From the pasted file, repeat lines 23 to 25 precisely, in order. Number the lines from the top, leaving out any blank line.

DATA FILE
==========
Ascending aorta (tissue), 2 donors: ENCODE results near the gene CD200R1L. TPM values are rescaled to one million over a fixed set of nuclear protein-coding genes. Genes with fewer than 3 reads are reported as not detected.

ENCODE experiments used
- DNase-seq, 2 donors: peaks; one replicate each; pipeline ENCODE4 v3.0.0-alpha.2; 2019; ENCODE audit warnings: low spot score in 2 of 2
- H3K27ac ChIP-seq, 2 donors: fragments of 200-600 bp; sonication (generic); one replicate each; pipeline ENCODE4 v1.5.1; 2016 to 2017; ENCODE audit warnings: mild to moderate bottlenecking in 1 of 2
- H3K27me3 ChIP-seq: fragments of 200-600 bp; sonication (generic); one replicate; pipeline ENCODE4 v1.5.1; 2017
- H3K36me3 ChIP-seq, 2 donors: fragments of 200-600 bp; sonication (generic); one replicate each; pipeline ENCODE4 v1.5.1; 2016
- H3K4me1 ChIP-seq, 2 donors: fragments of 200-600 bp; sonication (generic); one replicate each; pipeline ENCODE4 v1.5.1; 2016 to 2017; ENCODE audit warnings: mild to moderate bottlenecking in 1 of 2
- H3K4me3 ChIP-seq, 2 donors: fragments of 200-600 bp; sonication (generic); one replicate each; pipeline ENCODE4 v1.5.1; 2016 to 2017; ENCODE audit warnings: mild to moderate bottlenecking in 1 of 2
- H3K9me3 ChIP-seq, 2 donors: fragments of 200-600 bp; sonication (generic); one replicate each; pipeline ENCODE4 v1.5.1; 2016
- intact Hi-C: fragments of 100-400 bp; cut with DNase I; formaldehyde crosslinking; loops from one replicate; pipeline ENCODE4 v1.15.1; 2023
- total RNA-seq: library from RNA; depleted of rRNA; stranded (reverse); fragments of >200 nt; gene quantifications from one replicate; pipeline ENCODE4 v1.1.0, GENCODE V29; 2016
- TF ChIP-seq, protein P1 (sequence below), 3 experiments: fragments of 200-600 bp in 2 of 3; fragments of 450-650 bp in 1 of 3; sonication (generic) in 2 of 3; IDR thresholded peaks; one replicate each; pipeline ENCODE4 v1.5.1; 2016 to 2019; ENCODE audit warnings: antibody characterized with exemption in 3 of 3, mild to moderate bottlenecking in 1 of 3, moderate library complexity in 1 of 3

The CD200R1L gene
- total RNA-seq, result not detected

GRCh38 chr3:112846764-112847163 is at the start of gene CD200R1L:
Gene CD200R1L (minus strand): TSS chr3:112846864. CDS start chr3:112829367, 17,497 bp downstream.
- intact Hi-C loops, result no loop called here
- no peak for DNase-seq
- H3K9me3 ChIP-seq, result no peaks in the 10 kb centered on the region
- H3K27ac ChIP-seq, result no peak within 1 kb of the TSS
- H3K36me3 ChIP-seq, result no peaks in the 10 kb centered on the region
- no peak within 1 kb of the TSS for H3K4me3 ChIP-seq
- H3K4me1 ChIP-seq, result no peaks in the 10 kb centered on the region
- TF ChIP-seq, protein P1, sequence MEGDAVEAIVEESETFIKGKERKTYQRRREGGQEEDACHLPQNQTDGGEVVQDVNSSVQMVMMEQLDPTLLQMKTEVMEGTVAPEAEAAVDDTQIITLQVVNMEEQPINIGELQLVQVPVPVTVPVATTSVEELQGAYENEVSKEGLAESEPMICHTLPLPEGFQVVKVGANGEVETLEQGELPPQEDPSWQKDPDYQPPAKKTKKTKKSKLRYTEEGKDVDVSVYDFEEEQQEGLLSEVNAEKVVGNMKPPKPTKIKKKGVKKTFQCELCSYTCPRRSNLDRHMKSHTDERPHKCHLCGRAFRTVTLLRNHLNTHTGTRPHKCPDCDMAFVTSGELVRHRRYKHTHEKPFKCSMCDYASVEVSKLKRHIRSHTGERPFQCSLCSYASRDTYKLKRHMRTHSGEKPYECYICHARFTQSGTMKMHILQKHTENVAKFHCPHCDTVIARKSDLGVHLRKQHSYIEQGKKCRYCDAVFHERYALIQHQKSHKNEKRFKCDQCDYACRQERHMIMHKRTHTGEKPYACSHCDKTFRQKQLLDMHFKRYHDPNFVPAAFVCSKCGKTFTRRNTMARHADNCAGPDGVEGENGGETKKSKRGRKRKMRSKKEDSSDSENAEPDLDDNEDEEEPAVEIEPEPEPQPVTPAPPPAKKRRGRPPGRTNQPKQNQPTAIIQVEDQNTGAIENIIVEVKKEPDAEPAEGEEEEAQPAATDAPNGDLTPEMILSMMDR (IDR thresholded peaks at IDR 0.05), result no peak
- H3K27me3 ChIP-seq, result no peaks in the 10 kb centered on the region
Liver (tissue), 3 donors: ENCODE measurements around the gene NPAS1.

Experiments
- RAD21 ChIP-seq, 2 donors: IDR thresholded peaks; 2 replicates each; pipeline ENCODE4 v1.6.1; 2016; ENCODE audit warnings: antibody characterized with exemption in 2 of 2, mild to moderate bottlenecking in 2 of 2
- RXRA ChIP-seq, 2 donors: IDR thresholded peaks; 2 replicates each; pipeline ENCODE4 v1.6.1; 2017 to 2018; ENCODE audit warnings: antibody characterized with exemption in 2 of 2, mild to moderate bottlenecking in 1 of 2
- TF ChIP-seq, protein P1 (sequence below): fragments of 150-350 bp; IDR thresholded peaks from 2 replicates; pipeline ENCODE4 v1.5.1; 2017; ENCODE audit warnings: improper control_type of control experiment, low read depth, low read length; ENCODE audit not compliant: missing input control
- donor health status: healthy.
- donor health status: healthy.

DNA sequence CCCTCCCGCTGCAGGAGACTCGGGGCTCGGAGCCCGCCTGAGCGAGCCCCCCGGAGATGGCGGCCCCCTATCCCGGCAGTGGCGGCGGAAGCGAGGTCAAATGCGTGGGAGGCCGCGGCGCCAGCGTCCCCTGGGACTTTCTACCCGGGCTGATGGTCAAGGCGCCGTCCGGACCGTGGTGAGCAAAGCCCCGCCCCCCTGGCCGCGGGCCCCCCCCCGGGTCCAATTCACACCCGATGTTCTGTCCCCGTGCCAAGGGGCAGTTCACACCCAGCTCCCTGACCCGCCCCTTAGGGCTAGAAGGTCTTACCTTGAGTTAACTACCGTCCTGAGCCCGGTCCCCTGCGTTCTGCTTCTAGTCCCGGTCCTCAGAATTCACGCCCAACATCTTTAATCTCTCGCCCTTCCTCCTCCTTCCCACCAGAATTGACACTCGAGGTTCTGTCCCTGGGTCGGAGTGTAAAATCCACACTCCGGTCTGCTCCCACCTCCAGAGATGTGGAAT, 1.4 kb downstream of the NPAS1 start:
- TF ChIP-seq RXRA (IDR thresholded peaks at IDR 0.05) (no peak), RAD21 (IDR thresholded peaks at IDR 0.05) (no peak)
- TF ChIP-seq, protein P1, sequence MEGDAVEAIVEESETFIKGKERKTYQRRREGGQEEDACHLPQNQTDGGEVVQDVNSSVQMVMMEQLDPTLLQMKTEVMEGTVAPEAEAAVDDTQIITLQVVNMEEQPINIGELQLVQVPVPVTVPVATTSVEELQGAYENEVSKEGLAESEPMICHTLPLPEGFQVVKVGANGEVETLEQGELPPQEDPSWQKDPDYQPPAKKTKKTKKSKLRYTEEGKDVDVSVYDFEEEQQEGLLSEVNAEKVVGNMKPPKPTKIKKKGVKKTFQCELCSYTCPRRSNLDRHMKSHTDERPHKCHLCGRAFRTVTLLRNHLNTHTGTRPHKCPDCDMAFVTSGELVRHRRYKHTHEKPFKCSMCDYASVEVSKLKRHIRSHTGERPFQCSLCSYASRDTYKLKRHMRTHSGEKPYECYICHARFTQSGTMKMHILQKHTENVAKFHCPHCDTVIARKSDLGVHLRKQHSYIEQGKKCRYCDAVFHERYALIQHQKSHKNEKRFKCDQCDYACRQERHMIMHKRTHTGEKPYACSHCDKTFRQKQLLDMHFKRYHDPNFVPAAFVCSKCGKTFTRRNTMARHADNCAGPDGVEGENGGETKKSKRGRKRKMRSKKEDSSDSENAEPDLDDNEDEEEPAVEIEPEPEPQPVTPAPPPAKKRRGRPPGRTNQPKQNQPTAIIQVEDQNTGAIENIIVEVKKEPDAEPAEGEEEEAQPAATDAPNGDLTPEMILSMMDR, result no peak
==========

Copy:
- H3K4me1 ChIP-seq, result no peaks in the 10 kb centered on the region
- TF ChIP-seq, protein P1, sequence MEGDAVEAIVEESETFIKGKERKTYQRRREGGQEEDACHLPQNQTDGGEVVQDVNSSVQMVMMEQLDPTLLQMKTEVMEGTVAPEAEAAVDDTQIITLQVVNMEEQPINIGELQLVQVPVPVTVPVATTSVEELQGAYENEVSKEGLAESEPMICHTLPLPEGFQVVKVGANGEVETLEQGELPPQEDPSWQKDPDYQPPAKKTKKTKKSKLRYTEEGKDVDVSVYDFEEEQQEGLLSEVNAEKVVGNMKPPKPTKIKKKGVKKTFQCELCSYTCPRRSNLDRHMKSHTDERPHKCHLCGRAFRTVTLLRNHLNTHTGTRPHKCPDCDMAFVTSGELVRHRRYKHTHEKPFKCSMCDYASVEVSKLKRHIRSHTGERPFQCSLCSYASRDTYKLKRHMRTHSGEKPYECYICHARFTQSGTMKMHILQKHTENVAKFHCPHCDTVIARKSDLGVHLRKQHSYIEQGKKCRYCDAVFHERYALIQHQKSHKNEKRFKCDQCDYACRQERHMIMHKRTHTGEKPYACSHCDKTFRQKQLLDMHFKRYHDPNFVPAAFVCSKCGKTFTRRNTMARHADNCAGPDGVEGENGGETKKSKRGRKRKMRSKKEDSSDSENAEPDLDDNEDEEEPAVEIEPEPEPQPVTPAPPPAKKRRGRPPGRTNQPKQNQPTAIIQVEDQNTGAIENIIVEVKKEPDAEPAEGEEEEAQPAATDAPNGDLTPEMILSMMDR (IDR thresholded peaks at IDR 0.05), result no peak
- H3K27me3 ChIP-seq, result no peaks in the 10 kb centered on the region